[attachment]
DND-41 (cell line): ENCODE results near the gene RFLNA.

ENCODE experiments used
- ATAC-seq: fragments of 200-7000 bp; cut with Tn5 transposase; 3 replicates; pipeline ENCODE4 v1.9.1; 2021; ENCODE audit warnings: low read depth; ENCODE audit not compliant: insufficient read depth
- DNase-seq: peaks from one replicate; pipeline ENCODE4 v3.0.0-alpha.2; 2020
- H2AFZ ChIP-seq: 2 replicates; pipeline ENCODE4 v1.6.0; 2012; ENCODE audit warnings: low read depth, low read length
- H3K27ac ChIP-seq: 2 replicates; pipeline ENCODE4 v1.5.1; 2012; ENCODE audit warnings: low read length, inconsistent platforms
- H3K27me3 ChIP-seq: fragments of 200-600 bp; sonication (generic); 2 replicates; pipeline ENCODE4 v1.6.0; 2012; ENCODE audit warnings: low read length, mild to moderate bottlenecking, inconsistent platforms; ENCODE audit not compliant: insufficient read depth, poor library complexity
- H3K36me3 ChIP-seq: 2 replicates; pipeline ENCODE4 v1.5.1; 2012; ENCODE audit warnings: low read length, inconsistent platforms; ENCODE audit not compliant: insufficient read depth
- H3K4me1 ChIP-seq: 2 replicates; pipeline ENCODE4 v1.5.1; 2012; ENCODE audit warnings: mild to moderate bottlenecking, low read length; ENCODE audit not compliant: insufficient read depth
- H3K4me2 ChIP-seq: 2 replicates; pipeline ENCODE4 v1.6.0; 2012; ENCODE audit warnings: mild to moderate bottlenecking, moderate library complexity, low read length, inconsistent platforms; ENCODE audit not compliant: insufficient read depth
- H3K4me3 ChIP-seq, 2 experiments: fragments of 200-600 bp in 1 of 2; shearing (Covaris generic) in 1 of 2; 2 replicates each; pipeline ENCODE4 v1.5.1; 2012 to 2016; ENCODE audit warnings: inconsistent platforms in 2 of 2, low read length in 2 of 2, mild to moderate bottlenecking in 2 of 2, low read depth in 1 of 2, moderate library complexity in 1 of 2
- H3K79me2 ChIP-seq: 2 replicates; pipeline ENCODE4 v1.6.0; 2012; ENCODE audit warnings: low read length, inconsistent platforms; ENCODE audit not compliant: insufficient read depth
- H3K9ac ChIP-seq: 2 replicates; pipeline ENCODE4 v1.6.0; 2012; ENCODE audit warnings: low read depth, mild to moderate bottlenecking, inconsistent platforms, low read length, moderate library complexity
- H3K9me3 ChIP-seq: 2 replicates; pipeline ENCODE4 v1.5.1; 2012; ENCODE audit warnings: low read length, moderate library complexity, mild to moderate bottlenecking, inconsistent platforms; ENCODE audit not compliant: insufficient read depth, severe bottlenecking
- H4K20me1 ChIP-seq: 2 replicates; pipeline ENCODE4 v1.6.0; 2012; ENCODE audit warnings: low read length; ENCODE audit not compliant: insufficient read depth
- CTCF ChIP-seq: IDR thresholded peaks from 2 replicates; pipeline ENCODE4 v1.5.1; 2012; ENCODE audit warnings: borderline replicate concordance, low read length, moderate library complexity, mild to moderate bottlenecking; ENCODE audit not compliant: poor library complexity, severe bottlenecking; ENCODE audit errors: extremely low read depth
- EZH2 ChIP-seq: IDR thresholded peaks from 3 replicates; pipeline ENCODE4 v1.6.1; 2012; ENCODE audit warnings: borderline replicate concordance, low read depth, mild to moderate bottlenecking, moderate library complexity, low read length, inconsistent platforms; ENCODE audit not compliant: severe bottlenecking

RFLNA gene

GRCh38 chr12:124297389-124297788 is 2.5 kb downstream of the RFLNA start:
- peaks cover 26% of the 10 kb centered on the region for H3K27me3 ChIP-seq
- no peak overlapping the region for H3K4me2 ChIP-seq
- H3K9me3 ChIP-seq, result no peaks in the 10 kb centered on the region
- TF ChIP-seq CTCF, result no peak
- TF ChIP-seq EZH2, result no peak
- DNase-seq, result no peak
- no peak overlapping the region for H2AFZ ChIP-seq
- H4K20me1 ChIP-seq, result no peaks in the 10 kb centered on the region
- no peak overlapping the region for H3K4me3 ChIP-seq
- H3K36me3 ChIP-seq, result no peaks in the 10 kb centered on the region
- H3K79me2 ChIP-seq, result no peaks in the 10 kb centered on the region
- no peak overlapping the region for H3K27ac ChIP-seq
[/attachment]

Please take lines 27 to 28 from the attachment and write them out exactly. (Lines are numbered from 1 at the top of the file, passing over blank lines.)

- H4K20me1 ChIP-seq, result no peaks in the 10 kb centered on the region
- no peak overlapping the region for H3K4me3 ChIP-seq